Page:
I prefer blogging to Social Media because, with blogging, ideas can be more easily expanded upon and have its foundations described. A downside, however, is that those who need to read these types of pieces won’t do so.
Something else about Social Media: if you put up a status, on, say, Facebook, it is always prone to the commenter who hasn’t read your previous statuses — or your blog — and who refuses to do so. He has made up his mind about whatever it is you are saying and about who you are.
And then there are your regular friends, those who regularly comment on your statuses and vice versa. Most of them are great—even the liberals. But, sometimes, you find out that your friends are harboring all manner of misconceptions about things you thought you had in common.
Example: when you find out that a friend who calls herself a conservative, thinks that when someone posts an opposing opinion on her page, that she is being forced into another opinion. And when you try to explain why this is not so, you get the post-modern version of how to define a word/concept.
This is a good, smart lady and I like her. But her thinking has been so post-modernly molded, that she thinks that anything which makes her intellectually uncomfortable is “force” and cannot see the lack of logic in it.
Call it the Safe Space mindset, where a person is free from the violence of your horrible opinions.
I have only blocked two people from my Facebook page; both were out-and-out straight-jacket lunatics. I’ve never blocked anyone on Twitter, which is, in my opinion, primarily a place to share links, brawl and to toy with trolls. But, occasionally, I’ll put something substantial there.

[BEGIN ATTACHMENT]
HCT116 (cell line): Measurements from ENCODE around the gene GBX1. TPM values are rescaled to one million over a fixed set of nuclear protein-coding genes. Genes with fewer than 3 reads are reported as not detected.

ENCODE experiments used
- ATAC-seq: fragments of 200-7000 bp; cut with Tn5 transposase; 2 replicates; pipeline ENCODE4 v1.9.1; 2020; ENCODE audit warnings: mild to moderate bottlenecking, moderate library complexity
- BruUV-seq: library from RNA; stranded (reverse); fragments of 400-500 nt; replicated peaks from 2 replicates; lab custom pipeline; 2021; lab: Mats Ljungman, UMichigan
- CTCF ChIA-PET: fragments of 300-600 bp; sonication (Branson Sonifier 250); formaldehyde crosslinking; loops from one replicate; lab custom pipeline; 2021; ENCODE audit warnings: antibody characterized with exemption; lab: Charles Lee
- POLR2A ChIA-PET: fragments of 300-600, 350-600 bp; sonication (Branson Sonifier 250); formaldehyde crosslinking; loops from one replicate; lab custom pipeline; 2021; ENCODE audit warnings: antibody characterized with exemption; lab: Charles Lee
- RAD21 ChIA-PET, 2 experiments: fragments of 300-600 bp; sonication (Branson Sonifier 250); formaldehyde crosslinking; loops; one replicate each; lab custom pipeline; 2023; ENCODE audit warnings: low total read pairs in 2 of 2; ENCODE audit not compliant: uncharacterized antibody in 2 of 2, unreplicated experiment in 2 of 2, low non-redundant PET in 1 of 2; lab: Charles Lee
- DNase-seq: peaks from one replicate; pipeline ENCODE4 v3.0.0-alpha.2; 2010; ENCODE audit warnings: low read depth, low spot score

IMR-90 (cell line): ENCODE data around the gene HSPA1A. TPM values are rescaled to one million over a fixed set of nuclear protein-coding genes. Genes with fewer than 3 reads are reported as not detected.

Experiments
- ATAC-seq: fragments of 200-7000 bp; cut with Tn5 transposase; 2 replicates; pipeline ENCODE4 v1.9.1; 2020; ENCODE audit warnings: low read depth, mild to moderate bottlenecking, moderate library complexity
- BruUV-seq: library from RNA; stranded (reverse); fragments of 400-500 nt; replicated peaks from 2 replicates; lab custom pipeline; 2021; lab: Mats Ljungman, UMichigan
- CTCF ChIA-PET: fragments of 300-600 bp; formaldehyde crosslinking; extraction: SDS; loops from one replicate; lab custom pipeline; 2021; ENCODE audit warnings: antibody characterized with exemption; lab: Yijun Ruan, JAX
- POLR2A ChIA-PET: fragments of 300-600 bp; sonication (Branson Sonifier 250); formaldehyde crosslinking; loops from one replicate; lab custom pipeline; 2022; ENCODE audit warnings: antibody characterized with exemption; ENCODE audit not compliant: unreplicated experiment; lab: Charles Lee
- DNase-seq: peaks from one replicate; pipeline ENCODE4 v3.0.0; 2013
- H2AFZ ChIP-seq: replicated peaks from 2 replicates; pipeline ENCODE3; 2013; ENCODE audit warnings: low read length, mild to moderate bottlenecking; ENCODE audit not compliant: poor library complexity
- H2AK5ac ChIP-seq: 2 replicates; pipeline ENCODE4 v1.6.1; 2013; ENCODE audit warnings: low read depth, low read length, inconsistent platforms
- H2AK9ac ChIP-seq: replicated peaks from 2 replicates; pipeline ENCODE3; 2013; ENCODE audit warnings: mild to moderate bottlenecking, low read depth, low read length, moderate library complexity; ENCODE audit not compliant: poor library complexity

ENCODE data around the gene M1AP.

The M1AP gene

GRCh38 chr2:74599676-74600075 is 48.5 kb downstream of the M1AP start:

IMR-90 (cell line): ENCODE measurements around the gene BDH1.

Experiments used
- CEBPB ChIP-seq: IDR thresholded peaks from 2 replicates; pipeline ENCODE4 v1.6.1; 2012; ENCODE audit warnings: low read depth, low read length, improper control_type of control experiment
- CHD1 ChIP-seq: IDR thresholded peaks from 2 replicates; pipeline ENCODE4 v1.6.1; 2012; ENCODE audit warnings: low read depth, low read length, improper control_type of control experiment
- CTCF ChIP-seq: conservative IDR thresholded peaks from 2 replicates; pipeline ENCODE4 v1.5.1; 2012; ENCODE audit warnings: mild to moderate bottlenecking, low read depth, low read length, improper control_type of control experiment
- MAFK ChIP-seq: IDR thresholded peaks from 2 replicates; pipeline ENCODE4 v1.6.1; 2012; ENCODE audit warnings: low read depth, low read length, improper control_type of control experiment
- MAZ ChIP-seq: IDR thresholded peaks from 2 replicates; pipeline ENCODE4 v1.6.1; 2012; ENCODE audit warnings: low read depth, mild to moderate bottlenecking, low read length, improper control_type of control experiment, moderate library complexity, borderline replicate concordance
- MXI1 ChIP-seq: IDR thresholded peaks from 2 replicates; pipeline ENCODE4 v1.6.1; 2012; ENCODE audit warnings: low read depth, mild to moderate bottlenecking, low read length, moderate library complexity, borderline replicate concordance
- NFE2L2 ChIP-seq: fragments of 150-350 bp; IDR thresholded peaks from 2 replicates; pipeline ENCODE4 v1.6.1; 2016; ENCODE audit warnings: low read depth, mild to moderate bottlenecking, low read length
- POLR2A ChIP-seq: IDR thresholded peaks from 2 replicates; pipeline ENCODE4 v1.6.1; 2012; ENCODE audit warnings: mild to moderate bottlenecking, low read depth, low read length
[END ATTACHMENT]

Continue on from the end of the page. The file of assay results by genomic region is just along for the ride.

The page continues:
At my old blog, I blocked a few trolls after many warnings and after tiring of changing their comments to something more entertaining.
On Facebook, I’ve trying to keep my page from being an echo chamber. It surprises many people when I argue with them; they assume I’m angry or that they are about to be blocked. One the contrary, argument is what keeps your thinking from becoming sluggish, from gazing at your navel for too long.
Additionally, if I argue with someone, it means that I respect their intellect.
I’d like to see more people become open to at least reading other points of view and having their minds changed. Yes, I know it won’t be many.
Have I had my mind changed recently? You bet I have. I thought that conservatives were better critical thinkers than liberals. It turns out that we are just as prone to error as liberals are. The culprits: pride and the refusal to be humbled by God.
You cannot improve your thinking process without at least reading what your ideological opponent says; exercise for your brain.
And this analogy can be taken further: everyday events continually show just who has been going to the intellectual gym — the library is one example — and who has been sitting on their duffs.
Excuse me while I go exercise.
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